In accordance with these embodiments, the UE 102 may activate (i.e., set/start) the RLF timer (T310) as part of RLM process 300 (FIG. 3) based on radio-link conditions with a serving cell 201. The UE 102 may activate the TTT timer as part of a HO process 400 (FIG. 4) based on a measurement reporting event (e.g., Event A3 based on a difference between predetermined reference signals 301 of the serving cell 201 and a target cell 203). The UE 102 may determine when both the RLF timer 310 and the TTT timer are active (i.e., concurrently running) to initiate the HO failure recovery by transmission of the RACH 2 message 604.

In these embodiments, in response to receipt of a RACH response message 606, the UE 102 may terminate the RLF timer (T310) at operation 607 (e.g., because channel conditions with an eNB are presumed to be good) and either transmit an RRC connection reconfiguration complete message 608 (FIG. 6A) to a target cell eNB 106 for non-contention based random access, or transmit a RRC connection request message 610 (FIG. 6B) to a third cell 108 that is neither the target or the serving cell for contention-based random access.

In some of these embodiments, the RRC connection reconfiguration complete message 608 may be sent to the target cell 106 since the cell would have the UE context since the UE 102 had already initiated the HO process. In these embodiments, a RRC connection request message 610 (i.e., rather than a RRC connection reconfiguration complete message 608) may be sent to a third cell 108 since the third cell 108 does not have the context of the UE 102. The third cell 108 may be arranged to retrieve context from the current serving cell and may send a RACH response.

In these embodiments, the RACH 2 message 604 may be transmitted when the RLF timer 310 and the TTT timer are both active and before (prior to) expiration of either the RLF timer 310 or the TTT timer. In these embodiments, the UE 102 may concurrently perform the HO process 400 and RLM process 300 as separate and independent processes. Conventional HO failure recovery, on the other hand, is initiated by sending a RACH 2 message after HO failure occurs when the connection reestablishment timer 311 (i.e., timer T311) is activated.

In these embodiments, the RLF timer 310 (timer T310) may be started when a UE detects physical-layer related problems (e.g., when the UE receives N310 consecutive out-of-sync indications from lower layers). The RLF timer 310 may be stopped, for example, 1) when the UE receives N311 consecutive in-sync indications from lower layers; 2) upon triggering the handover procedure; or 3) upon initiating the connection reestablishment procedure. At expiry of the RLF timer 310, a radio link failure 305 (FIG. 3) may be declared. The UE 102 may remain in active mode 308 (FIG. 3) initiate a connection reestablishment procedure (recovery phase 304) or the UE 102 may be arranged to enter RRC idle mode 309 if a connection was not reestablished, depending on whether security is activated.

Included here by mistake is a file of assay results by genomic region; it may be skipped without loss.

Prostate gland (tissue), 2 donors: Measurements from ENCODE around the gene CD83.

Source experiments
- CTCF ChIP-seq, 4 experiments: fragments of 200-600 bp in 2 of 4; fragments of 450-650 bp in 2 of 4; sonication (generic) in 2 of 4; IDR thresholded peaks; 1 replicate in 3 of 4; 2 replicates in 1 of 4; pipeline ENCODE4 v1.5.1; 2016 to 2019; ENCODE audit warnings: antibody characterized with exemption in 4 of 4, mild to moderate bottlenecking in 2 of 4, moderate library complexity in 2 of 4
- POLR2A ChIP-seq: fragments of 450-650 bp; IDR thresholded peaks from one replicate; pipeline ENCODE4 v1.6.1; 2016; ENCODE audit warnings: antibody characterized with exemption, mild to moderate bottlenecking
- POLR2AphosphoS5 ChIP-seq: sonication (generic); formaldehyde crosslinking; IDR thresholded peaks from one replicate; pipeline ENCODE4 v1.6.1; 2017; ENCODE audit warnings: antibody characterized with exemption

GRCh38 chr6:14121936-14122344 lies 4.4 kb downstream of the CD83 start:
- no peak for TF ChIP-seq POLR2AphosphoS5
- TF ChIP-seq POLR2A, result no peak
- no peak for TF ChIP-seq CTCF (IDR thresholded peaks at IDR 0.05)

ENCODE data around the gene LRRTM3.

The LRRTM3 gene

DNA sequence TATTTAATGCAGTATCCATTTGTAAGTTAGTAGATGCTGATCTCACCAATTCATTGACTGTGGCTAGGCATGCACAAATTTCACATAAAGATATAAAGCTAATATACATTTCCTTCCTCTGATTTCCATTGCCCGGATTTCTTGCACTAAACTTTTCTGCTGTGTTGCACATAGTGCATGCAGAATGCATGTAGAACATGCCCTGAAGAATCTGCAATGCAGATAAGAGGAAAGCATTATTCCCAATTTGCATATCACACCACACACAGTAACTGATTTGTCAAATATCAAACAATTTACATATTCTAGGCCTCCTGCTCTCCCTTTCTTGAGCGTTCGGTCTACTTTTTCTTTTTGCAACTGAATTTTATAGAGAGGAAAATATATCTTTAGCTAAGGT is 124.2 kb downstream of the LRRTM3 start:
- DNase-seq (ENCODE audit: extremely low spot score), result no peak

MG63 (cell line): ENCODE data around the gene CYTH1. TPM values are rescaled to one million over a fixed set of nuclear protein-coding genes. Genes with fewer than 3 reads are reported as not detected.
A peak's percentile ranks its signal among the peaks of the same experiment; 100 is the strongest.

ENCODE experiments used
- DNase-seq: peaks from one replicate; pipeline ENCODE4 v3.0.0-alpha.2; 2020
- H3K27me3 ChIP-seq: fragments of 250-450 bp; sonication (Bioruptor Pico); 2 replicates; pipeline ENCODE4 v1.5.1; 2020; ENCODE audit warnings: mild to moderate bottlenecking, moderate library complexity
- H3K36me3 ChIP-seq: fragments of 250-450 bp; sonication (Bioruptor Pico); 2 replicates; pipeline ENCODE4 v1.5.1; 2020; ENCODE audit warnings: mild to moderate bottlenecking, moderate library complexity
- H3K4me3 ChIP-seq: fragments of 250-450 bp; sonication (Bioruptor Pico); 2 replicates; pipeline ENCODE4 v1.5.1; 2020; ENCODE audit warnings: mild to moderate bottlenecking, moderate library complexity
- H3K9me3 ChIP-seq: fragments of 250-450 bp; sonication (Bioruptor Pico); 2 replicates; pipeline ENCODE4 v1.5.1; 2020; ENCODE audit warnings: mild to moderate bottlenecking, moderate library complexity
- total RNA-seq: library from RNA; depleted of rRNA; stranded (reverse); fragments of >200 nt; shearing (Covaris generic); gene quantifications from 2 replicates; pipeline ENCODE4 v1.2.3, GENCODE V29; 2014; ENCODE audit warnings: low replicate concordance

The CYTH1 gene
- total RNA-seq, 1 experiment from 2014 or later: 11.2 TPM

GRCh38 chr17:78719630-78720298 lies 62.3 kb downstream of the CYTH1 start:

In these embodiments, the connection-reestablishment timer 311 (i.e., timer T311) may be started while initiating a connection reestablishment during the recovery phase 304 and may be stopped upon selection of suitable E-UTRAN cell or a cell using another RAT. At expiry of the timer T311, the UE 102 may be arranged to enter RRC idle mode 309 since a connection had not been established with a suitable cell.

In some embodiments, the RACH 2 message 604 is an unscheduled message that is transmitted on the random-access channel. In these embodiments, the RACH 2 message 604 may initiate an RRC connection re-establishment procedure. In these embodiments, the RACH 2 message 604 may comprise a preamble sequence (e.g., one of 64 possible sequences) that may be decoded by an eNB to identify the UE 102. In some embodiments, the RACH 2 message may include a Random Access Radio Network Temporary Identifier (RA-RNTI) of the UE 102.

In accordance with some LTE embodiments, UE 102 may be arranged to transmit various RACH messages including: a RACH 1 message for initial access from RRC idle mode, the RACH 2 message for RRC connection re-establishment, a RACH 3 message for handover, a RACH 4 message for downlink data arrival during RRC connected mode requiring a random access procedure (e.g., when uplink synchronization status is “non-synchronized”), a RACH 5 message for uplink (UL) data arrival during RRC connected mode requiring random access procedure (e.g., when UL synchronization status is “non-synchronized” or there are no PUCCH resources for SR available), and a RACH 6 message for positioning purposes during RRC connected mode requiring a random access procedure (e.g., when timing advance is needed for UE positioning).

In some embodiments, when the UE 102 does not receive a RACH response message 606 and the RLF timer 310 has not reset as part of the RLM process 300 (e.g., because channel conditions do not improve), the UE 102 may continue to perform the RLM process 300 and perform a connection reestablishment procedure upon expiration of the RLF timer 310. In these embodiments, the RLM process 300 may include sending another RACH 2 message to either the same cell or a different cell for link recovery as part of a connection reestablishment procedure upon expiration of the RLF timer 310.